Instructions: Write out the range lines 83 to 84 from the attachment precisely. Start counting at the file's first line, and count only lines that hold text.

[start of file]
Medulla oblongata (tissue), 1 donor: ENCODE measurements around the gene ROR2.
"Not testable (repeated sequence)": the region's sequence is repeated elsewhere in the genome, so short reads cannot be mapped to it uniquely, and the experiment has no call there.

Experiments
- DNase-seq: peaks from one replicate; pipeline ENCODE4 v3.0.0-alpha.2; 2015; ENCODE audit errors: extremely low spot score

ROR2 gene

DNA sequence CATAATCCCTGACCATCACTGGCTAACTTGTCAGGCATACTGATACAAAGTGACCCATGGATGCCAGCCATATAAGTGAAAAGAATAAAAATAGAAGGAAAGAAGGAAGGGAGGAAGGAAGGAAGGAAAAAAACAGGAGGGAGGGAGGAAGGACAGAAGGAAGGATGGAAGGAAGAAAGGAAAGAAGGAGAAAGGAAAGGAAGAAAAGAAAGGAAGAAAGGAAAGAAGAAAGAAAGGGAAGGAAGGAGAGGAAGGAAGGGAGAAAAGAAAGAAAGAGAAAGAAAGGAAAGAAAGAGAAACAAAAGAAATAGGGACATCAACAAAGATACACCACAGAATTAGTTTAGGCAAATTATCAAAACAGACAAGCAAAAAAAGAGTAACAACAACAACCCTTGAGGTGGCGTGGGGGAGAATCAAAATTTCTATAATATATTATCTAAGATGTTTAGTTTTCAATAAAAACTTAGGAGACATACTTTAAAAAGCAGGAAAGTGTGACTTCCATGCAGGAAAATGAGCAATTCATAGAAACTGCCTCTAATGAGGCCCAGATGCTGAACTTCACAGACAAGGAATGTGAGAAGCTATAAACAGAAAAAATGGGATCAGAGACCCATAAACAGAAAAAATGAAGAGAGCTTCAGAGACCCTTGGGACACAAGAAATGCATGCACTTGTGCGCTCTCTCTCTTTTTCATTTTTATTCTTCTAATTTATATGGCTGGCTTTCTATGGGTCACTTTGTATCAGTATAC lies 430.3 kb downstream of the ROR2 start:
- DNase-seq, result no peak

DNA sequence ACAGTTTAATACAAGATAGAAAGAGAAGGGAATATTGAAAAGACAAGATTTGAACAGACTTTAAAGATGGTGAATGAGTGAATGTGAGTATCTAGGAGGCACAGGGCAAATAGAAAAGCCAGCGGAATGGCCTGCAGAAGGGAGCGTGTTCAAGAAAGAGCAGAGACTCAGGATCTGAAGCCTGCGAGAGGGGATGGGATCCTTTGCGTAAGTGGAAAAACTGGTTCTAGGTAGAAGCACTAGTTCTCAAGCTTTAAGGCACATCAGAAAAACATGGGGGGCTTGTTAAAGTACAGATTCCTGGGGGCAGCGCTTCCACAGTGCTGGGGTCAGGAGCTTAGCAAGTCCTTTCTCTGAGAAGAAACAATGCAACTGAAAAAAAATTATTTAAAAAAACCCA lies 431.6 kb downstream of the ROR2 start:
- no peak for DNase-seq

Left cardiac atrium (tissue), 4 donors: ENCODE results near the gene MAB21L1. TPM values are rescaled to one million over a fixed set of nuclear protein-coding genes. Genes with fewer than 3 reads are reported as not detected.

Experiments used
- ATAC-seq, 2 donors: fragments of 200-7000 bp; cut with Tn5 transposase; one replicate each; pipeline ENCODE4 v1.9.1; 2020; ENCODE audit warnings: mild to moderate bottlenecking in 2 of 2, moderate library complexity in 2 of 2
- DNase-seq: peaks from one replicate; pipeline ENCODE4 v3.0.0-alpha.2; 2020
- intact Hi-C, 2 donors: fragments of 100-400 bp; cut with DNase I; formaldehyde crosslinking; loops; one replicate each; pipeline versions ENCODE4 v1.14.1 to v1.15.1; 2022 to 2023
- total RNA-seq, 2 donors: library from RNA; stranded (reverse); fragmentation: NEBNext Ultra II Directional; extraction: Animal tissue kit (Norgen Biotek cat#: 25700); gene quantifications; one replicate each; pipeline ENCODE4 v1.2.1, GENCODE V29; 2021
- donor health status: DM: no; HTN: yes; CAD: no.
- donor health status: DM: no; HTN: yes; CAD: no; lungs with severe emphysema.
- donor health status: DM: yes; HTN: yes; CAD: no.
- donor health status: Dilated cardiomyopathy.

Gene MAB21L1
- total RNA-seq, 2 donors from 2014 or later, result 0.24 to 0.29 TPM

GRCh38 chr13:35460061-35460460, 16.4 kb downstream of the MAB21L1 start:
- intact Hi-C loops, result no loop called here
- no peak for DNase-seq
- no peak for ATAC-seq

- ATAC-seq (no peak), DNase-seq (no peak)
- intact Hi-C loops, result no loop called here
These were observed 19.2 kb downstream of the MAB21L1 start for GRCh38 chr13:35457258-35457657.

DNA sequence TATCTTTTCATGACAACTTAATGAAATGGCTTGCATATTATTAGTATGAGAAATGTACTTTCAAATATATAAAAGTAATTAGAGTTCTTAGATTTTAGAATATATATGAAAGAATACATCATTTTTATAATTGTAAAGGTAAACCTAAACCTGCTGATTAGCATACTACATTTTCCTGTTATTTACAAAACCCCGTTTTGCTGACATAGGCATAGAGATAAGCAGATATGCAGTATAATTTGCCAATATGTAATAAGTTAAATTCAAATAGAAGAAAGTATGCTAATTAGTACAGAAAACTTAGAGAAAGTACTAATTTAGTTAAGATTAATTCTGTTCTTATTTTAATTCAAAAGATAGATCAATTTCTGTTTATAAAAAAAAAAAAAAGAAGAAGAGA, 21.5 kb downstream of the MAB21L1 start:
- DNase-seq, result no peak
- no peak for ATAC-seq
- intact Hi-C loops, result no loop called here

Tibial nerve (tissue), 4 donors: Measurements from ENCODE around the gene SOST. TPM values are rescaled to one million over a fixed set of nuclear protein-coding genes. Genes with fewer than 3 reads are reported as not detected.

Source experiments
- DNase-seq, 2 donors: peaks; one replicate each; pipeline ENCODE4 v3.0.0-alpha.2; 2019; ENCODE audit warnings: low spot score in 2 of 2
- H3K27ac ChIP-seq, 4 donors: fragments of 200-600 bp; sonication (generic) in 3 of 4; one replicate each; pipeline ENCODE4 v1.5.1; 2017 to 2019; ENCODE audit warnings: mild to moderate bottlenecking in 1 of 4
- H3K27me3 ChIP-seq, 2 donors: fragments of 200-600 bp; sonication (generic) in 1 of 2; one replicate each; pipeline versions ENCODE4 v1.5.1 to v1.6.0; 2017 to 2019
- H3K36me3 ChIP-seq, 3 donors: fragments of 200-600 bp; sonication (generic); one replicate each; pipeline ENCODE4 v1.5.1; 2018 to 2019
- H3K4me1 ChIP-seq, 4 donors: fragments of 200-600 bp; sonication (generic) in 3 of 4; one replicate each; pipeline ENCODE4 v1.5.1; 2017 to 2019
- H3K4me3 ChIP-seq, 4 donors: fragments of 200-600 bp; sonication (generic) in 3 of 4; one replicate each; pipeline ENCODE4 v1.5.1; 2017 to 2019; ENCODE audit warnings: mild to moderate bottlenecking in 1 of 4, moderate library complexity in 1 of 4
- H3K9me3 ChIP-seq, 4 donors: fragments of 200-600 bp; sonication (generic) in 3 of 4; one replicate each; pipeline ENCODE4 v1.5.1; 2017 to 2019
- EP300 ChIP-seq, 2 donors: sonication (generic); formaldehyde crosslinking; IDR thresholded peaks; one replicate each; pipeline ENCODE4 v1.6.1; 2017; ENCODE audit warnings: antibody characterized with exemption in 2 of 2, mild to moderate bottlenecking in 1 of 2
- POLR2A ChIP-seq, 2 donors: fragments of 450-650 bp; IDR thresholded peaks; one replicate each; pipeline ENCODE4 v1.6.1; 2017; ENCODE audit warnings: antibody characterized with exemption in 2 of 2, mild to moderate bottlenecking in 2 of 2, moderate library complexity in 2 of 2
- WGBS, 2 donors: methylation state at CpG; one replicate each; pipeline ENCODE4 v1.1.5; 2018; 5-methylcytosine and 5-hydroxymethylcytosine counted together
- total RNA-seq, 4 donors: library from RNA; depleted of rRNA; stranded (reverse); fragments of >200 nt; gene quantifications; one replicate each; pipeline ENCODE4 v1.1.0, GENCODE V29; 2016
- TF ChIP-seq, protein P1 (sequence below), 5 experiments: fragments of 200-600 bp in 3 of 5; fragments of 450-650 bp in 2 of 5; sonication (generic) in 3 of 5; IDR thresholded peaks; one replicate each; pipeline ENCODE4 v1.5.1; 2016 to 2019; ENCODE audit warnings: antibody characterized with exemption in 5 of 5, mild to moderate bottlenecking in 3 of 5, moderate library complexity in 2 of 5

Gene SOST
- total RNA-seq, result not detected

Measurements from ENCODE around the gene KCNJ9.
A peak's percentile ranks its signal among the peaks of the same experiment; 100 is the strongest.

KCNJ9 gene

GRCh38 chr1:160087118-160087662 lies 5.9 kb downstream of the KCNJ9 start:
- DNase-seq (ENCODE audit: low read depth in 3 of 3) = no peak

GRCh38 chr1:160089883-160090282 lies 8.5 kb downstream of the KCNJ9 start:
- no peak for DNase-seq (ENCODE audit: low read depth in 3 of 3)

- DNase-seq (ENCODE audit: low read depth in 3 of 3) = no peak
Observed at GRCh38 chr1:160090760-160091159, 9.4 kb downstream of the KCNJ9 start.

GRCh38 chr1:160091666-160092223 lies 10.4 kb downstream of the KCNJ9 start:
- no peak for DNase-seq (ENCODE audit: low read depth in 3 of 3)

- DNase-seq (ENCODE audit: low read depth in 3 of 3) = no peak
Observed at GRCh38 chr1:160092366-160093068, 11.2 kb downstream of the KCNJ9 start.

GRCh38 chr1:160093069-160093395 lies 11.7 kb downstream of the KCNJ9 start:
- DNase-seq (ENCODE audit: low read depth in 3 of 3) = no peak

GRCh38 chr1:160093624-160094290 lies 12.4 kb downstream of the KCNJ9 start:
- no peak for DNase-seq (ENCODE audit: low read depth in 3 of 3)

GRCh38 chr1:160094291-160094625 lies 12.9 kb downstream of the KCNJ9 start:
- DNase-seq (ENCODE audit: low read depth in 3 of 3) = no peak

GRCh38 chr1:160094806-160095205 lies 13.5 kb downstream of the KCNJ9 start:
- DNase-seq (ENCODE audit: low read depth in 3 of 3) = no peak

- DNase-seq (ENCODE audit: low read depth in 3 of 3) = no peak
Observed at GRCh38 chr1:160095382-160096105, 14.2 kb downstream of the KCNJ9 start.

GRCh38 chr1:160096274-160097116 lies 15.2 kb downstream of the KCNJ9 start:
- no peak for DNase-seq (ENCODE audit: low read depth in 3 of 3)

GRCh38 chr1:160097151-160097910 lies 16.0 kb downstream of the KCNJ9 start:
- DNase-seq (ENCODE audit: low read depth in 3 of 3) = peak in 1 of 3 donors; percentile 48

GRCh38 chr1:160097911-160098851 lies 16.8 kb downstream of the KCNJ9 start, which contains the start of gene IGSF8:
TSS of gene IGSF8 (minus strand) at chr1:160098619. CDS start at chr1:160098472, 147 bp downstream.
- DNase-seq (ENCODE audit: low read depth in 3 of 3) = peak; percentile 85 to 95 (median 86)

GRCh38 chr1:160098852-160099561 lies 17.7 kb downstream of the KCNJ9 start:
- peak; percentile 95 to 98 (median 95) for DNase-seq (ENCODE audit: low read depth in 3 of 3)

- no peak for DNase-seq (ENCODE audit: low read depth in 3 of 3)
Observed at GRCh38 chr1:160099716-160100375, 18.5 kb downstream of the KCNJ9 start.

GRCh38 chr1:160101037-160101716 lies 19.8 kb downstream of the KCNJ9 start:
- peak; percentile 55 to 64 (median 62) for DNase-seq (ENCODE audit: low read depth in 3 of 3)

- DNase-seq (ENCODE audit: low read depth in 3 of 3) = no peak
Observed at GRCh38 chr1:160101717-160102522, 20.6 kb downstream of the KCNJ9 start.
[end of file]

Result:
GRCh38 chr1:160101037-160101716 lies 19.8 kb downstream of the KCNJ9 start:
- peak; percentile 55 to 64 (median 62) for DNase-seq (ENCODE audit: low read depth in 3 of 3)